This is maybe the 4th time I’ve eaten with chopsticks in my life. My family didn’t eat a lot of Asian cuisine when I was younger, and our Minute Rice was always eaten with a fork. Jared and I have gone to Asian restaurants, but Chinese buffets don’t really enforce the chopstick rule. So, with little experience, and being given metal chopsticks (slightly more difficult to grip, I believe), I was happy to get any food near my mouth. I would sometimes manage to latch on to a big portion of dak galbi, but then the next time I would be lucky to get one piece of cabbage. Therefore, whatever food, no matter how much or how little there was, I would instantly shove into my mouth before I lost my grip on it. I’m classy like that.
The chili paste is no joke, though. It made me appreciate small bites. I’ve been warned that Korean food is spicy, and now I can verify that it is! Luckily, I found that soju (rice wine) and makgeolli (a milky white alcohol made from wheat and rice) greatly alleviate the spiciness caused by the dak galbi. There was also a bowl of clear broth soup; I think it is meant to be mixed in with the dak galbi or used to dilute the spiciness. Jared had me try a spoonful (I made a vow to at least try everything while I am here); it was disgusting and horribly salty. Since we were out with people who I just met, I really tried to hold it together, but I couldn’t help shuddering and gasping “No!” when I pushed it away. It would be a bit much to expect me to be a complete convert my first night, right?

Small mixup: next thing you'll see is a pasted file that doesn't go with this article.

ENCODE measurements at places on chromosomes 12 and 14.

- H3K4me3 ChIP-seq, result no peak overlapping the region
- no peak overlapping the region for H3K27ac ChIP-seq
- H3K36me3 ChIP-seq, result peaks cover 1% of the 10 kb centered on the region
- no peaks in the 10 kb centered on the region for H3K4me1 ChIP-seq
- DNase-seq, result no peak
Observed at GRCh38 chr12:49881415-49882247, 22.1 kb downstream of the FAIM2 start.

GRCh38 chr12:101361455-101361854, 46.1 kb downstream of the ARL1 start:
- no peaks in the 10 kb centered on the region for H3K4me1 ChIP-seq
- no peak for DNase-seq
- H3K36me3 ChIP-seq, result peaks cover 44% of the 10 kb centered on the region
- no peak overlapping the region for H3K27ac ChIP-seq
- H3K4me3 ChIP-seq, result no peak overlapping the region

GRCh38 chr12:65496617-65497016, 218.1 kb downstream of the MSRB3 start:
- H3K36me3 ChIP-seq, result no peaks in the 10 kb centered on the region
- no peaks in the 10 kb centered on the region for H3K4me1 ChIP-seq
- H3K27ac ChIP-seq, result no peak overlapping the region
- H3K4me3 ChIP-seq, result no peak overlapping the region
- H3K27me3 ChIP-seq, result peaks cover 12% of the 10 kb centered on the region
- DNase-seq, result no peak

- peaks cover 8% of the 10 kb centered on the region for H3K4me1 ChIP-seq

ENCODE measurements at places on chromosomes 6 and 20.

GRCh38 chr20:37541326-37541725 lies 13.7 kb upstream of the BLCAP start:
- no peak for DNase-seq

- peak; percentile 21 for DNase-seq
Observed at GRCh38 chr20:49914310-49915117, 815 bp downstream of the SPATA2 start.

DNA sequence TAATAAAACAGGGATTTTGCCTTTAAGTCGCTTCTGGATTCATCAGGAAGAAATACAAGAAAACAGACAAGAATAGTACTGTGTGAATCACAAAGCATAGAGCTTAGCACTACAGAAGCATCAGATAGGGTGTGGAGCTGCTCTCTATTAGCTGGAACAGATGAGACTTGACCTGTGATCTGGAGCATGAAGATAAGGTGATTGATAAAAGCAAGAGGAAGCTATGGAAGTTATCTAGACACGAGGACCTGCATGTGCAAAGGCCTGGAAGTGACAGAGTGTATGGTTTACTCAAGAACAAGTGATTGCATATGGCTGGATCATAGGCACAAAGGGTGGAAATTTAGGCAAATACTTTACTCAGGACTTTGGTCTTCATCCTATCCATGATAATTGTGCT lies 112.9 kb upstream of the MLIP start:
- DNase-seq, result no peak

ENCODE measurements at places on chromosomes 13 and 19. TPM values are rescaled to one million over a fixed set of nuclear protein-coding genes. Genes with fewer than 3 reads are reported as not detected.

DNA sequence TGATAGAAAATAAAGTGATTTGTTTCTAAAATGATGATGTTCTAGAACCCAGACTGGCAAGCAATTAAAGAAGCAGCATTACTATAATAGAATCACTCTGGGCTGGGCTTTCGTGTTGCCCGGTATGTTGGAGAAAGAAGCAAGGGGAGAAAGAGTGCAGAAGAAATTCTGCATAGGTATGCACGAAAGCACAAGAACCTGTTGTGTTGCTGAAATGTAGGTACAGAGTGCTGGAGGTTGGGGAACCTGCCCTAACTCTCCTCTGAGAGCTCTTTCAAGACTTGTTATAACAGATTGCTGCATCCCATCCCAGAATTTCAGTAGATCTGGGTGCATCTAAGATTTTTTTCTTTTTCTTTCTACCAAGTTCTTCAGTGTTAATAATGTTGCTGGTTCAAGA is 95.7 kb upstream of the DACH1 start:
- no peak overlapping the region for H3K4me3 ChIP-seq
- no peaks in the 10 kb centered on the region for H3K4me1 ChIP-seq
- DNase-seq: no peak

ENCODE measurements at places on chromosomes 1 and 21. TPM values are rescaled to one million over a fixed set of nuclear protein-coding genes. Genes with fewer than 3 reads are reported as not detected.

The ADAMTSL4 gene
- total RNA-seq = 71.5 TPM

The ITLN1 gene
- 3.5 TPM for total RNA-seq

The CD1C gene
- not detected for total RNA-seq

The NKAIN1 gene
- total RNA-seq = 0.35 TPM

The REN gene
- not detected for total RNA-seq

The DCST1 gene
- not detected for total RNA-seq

When there was a just little dak galbi still in the pan, our friends requested that some rice be added in. The rice went through the same stirring and pan scrapping process that the dak galbi had been put through, and we didn’t have to wait long before it was mixed in well enough to eat. The rice helped bring down some of the spiciness, but made me feel full rather quickly.
It all made an amazing meal- the food, the drinks, the great company. Maybe I still have stars in my eyes from being so excited to be here, but I feel that this meal was more of an experience than what you would typically have in the States. The best thing I can compare it to is dining at The Melting Pot, just less expensive. It’s about going slowly, enjoying the conversation, and involving yourself in the meal. I have been so excited about this move and about living in a foreign country, but I wondered if I had built it up too much, if I would be disappointed. However, I have had my first taste of Korea, and it was overwhelmingly perfect.
PS: Here’s the location of our Dak Galbi restaurant!